Source AP ©

Greenpeace activists display corpses of whales in Berlin

Berlin ’s landmark Brandenburg Gate was decorated with… corpses of 17 small whales and dolphins on Monday in a dramatic action by Greenpeace activists to urge countries to resist increasing pressure for a resumption of commercial whaling.

Some of the animals died after getting trapped in fish nets and drowning, while others showed the scars of ships' propellers where they had been hit, the activists said.

The gruesome collection, kept in a trough of ice under the hot sun, represented the number of whales and dolphins that die every half-hour or so through human impact, protest organizers said.

In a year, 300,000 whales and dolphins drown in fishing nets, "and it is impossible to calculate how many more fall victim to pollution, ship strikes, the impacts of sonar or climate change," Greenpeace marine biologist Stefanie Werner said.

"How can pro-whaling nations justify hunting them as well?" she said.

The bodies were collected over the last two to three months from beaches on France's Atlantic coast, the English Channel and Germany's North Sea and Baltic coasts, Greenpeace said.

Next week, the International Whaling Commission holds a meeting in Anchorage, Alaska, where Japan is expected to push for a moratorium on commercial whaling to be overturned.

Greenpeace chose to stage its protest in Germany because the country currently holds the presidency of the Group of Eight industrialized countries, spokesman Bjoern Jettka said.

Germany, a member of the IWC, also holds the rotating presidency of the European Union, which bans member states from commercial fishing and supports the IWC moratorium. The EU holds IWC observer status.

"The action is a general call on German politicians, but it's now particularly important because Germany has the presidencies of the EU and G-8," Jettka said.

Japan has been on a diplomatic drive to win support for its bid to overturn the 20-year moratorium on commercial whaling ahead of this year's annual IWC meeting on May 28-31. Japan and its supporters are expected to clash there with opponents to its commercial whaling bid including the U.S., Australia, Britain and New Zealand.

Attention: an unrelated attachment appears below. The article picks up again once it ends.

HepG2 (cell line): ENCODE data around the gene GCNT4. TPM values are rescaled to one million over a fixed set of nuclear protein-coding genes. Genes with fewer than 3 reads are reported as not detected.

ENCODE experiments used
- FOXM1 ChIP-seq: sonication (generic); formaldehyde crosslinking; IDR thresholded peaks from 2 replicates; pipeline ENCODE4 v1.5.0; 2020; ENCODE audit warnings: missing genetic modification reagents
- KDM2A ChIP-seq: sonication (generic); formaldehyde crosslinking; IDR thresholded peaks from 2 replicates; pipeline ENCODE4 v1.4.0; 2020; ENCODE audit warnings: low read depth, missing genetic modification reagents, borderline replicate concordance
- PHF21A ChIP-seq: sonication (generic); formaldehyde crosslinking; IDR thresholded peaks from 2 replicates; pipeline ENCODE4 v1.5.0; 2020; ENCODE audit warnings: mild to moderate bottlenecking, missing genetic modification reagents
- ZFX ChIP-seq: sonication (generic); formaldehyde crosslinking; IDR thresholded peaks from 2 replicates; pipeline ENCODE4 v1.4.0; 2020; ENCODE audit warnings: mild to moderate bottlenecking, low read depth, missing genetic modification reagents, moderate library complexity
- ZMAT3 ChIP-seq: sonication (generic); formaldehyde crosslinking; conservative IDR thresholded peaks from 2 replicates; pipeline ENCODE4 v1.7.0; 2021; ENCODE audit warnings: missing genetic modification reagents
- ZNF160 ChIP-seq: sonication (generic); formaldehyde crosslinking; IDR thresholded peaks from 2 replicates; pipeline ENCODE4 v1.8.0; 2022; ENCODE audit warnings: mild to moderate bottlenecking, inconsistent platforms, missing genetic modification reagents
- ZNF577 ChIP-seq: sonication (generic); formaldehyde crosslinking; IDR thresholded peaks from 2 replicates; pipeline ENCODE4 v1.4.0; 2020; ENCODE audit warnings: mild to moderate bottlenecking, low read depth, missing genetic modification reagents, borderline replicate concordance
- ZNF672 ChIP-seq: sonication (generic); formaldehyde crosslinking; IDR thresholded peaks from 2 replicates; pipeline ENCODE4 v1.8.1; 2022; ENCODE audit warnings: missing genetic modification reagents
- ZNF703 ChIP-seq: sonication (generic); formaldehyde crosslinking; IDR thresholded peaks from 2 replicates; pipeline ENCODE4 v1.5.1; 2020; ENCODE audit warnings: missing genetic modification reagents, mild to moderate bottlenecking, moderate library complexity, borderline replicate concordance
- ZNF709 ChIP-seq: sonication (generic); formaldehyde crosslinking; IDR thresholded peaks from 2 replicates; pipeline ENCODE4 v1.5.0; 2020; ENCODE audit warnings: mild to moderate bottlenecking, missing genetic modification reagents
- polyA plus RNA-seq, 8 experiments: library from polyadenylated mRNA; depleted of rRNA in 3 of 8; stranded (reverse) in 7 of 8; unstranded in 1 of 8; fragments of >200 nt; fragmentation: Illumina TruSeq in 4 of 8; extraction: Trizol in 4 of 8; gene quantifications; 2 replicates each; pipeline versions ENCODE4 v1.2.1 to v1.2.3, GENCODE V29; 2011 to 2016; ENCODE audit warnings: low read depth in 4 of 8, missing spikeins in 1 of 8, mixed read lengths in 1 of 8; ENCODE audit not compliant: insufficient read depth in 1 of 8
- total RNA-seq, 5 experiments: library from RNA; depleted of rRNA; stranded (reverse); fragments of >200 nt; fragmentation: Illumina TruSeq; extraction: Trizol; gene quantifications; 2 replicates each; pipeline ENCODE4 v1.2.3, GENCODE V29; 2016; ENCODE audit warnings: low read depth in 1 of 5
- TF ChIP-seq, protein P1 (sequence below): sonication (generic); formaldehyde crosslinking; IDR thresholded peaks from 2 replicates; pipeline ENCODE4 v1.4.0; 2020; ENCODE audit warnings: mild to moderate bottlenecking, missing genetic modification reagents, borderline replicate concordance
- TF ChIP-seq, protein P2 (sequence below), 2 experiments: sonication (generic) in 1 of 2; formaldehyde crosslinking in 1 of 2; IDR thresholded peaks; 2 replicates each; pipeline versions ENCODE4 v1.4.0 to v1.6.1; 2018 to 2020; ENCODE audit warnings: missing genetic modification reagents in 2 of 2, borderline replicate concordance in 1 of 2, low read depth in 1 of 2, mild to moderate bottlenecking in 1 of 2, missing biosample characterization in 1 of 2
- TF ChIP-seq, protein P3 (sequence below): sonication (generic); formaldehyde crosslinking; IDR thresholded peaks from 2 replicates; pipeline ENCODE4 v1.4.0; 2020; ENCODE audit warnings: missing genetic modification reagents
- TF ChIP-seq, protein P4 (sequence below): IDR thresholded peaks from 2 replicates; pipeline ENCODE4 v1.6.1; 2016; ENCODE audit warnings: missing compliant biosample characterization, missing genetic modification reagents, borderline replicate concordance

Already, Tokyo has conducted scientific whaling allowed by the IWC since its 1986 ban on commercial hunting.

Anti-whaling countries and environmental groups say the program is a disguise for commercial whaling.

Comments
Russians lose faith in their future, get ready for worse
Capital outflow from Russia sets new records
Malaysia complains of faulty Russian Sukhoi Su-30 fighter jets
Putin dislikes the idea of US army bases coming to Kuril Islands
Men's presence in maternity wards during childbirth considered shameful in Russia
Macron challenges Trump. French independence and croissants at stake
Russia’s sanctions against Ukraine send message to Washington
Russia sells arms to Asia to maintain peace in the world
The Amazon and the New Conquistadores
Putin's three days in Singapore mark Russia's major geopolitical changes since 2000
Castro sued over alleged torture
Macron challenges Trump. French independence and croissants at stake
Castro sued over alleged torture
Malaysia complains of faulty Russian Sukhoi Su-30 fighter jets
Castro sued over alleged torture
Castro sued over alleged torture
Putin dislikes the idea of US army bases coming to Kuril Islands
Castro sued over alleged torture
Putin's three days in Singapore mark Russia's major geopolitical changes since 2000
Putin's three days in Singapore mark Russia's major geopolitical changes since 2000
Russians lose faith in their future, get ready for worse